The treatment for anaplasmosis is the administration of tetracycline, usually oxytetracycline, minocycline, or doxycycline. Some horses with mild disease may recover without treatment. Most horses recover fully, although some may relapse in 3-4 weeks. Fatality from the disease is rare. There is currently no vaccine available, so prevention is limited to tick control.
As things slowly start to open back up, we want to make sure you are fully prepared and equipped to get on the road again! We followed https://horserookie.com/packing-horse-trailering-checklist/ and put together a printer-friendly checklist for you to have. Click the link below!
What is Dormosedan Gel?
Dormosedan or “dorm gel” is an oral sedative that is administered under your horse’s tongue as it is not meant to be swallowed by the horse. The gel should not be used in addition to any other sedatives.
How long will it last?
The gel needs about 40 minutes to take effect and the sedation will last for about 90-180 minutes.
What is dorm gel generally used for?
Dorm gel is usually used to sedate for the farrier, clipping, or if they get nervous for the veterinarian.
What type of horse should this sedative be used on?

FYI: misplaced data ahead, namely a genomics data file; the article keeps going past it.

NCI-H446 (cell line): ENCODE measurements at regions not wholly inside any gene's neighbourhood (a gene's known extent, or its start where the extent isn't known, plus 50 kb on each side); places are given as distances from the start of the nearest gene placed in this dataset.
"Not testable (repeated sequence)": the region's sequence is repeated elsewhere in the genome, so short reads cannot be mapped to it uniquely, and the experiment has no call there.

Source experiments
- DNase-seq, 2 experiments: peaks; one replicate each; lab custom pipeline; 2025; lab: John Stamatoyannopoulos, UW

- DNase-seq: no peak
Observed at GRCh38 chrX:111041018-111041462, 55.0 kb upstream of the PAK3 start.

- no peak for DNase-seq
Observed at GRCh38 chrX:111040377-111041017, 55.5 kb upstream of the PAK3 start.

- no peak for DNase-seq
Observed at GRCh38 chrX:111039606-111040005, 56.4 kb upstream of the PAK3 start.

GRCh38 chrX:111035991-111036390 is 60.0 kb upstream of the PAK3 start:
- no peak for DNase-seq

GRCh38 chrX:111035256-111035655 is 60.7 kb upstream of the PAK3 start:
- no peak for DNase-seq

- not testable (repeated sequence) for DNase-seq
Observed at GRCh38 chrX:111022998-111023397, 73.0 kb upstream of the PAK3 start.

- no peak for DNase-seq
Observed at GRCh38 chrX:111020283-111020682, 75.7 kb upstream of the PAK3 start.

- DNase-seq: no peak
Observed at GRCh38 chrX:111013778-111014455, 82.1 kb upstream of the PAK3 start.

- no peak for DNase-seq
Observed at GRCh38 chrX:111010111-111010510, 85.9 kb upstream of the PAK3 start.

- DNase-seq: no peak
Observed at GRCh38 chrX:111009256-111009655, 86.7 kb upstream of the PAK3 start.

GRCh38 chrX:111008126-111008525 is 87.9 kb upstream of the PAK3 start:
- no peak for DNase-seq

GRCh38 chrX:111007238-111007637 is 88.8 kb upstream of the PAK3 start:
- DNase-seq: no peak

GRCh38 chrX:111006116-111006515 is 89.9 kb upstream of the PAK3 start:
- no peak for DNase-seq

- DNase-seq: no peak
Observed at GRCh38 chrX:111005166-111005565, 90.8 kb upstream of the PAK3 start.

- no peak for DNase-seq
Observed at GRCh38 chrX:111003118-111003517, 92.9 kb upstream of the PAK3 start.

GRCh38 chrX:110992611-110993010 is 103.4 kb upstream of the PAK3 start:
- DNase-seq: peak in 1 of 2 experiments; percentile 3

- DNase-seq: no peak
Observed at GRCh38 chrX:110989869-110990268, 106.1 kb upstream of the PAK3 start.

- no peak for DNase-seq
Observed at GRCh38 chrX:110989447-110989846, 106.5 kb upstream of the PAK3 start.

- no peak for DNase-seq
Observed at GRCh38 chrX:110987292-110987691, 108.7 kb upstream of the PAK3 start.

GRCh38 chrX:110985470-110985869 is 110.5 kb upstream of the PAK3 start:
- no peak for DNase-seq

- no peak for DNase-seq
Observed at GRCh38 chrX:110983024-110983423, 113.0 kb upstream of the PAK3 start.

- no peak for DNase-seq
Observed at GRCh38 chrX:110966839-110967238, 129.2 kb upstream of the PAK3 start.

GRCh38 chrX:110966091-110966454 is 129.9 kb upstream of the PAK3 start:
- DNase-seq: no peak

The gel is perfectly fine to use on any healthy horse or pony as long as they are not running a fever. You should not use Dormosedan Gel on any horse with cardiovascular disease, severe debilitation, liver or kidney disease, stress from extreme heat, cold, or in high altitude.
Can the gel cause harm to humans?
Yes, always wear impermeable gloves while administering Dorm Gel and keep out of reach of children. Dorm Gel can be absorbed following exposure to the skin, eyes or mouth and can cause irritation. Accidental administration to humans can cause adverse reactions, such as sedation, hypotension, and bradycardia. Seek medical attention immediately.
Are there any adverse reactions that a horse can have to this gel?
Research shows that after testing over 200 horses there were minimal adverse reactions, such as sweating, urination, salivation, flatulence, slow heart rate, and sheath dropping. This reaction was observed in less than 2% of the horses tested.
Written by Molly Mills, DVM
What is an MRI?